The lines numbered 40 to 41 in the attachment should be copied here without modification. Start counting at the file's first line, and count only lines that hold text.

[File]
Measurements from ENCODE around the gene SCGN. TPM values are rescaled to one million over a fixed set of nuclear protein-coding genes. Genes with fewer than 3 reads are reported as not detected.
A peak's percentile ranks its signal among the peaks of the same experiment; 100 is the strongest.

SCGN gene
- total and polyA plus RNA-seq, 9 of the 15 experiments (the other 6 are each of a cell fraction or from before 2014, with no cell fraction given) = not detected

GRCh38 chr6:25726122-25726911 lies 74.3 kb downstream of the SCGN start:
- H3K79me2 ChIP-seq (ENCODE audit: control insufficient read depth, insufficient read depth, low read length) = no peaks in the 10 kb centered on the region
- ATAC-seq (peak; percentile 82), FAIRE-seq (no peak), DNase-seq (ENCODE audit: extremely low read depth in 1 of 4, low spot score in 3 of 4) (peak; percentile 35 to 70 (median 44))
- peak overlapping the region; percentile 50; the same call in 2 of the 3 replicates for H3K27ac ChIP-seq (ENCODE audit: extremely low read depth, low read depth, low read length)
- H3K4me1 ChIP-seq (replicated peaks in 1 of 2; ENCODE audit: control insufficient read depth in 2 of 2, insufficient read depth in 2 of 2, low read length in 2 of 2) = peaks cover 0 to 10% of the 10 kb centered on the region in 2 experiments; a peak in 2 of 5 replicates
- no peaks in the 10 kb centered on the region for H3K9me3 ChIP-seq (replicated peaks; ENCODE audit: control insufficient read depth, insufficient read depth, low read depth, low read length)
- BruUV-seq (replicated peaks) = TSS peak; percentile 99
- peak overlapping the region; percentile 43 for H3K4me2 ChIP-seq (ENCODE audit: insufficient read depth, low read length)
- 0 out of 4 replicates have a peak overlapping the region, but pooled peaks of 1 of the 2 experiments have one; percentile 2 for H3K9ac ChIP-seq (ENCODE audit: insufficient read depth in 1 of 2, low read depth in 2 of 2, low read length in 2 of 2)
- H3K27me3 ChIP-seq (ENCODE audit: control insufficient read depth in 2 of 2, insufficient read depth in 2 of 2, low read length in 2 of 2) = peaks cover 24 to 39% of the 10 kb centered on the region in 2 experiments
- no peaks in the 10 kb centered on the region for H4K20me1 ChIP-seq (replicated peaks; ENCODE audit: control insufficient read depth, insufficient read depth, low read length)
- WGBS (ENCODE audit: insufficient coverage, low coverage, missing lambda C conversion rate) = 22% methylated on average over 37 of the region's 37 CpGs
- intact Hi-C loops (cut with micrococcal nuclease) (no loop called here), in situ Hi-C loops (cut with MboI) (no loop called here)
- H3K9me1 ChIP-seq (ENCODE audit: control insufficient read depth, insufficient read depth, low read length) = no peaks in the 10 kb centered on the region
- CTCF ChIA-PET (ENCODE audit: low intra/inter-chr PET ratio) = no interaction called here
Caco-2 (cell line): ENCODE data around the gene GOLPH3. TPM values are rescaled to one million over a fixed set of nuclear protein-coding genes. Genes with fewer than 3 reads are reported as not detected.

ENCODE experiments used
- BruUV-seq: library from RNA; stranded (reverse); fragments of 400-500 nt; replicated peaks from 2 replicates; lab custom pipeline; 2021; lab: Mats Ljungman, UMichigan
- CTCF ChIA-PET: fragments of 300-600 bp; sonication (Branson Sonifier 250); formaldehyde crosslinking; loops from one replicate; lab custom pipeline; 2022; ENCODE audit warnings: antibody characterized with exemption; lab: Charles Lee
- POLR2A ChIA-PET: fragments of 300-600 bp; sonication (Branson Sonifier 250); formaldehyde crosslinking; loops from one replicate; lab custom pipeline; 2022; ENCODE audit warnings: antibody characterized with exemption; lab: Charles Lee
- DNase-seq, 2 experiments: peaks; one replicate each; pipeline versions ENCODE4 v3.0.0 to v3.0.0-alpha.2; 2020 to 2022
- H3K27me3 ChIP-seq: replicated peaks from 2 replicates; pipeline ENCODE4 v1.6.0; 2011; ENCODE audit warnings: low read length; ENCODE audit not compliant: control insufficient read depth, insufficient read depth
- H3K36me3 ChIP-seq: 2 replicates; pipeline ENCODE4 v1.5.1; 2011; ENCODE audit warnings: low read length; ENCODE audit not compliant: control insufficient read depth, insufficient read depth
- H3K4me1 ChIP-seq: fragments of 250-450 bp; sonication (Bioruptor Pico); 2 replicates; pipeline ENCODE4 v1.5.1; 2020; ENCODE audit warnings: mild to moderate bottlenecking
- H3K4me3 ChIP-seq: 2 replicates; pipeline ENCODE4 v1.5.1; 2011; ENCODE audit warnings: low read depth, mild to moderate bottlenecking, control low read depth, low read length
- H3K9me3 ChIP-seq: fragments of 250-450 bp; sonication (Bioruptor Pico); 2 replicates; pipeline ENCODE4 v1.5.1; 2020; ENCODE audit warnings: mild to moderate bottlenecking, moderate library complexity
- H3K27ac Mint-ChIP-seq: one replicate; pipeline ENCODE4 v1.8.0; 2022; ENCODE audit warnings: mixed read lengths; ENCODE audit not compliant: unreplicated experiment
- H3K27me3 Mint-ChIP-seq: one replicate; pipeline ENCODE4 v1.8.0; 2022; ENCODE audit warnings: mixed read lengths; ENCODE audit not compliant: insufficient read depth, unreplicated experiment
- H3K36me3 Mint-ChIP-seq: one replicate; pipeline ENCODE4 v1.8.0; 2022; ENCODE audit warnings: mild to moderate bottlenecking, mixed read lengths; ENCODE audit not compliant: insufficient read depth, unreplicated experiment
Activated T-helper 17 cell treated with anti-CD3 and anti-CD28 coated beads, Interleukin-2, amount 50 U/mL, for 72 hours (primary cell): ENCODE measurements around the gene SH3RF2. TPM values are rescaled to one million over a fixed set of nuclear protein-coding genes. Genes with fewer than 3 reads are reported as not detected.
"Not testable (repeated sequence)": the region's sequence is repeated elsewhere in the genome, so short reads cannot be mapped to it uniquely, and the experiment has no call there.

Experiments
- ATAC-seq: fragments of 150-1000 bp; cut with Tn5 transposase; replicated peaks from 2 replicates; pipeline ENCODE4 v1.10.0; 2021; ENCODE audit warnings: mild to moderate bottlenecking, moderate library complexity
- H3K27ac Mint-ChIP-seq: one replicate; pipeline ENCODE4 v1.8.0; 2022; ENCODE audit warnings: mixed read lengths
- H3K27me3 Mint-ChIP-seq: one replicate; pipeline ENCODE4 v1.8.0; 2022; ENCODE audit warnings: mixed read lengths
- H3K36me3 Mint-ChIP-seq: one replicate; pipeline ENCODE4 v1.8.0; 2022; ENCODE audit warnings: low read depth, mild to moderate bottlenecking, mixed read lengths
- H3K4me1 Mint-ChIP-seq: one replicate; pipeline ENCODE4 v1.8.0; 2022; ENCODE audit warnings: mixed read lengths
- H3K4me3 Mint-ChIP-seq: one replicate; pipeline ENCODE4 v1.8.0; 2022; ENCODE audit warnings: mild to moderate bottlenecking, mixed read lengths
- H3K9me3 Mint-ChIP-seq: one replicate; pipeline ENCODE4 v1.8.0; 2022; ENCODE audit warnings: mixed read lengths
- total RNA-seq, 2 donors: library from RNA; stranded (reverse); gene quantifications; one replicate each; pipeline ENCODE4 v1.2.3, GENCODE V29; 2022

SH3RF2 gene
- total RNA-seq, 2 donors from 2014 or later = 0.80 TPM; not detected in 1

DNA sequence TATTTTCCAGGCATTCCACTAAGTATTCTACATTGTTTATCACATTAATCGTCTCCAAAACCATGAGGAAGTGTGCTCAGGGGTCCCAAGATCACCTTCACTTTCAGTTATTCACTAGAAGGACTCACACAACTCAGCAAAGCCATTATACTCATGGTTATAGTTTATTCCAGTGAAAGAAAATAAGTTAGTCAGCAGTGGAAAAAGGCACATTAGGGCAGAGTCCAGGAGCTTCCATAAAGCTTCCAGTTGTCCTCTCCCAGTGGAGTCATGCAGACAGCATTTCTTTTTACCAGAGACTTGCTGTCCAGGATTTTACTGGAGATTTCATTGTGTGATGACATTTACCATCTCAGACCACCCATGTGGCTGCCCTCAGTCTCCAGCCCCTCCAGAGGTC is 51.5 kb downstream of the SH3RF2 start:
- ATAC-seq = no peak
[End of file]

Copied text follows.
- H3K36me3 Mint-ChIP-seq: one replicate; pipeline ENCODE4 v1.8.0; 2022; ENCODE audit warnings: low read depth, mild to moderate bottlenecking, mixed read lengths
- H3K4me1 Mint-ChIP-seq: one replicate; pipeline ENCODE4 v1.8.0; 2022; ENCODE audit warnings: mixed read lengths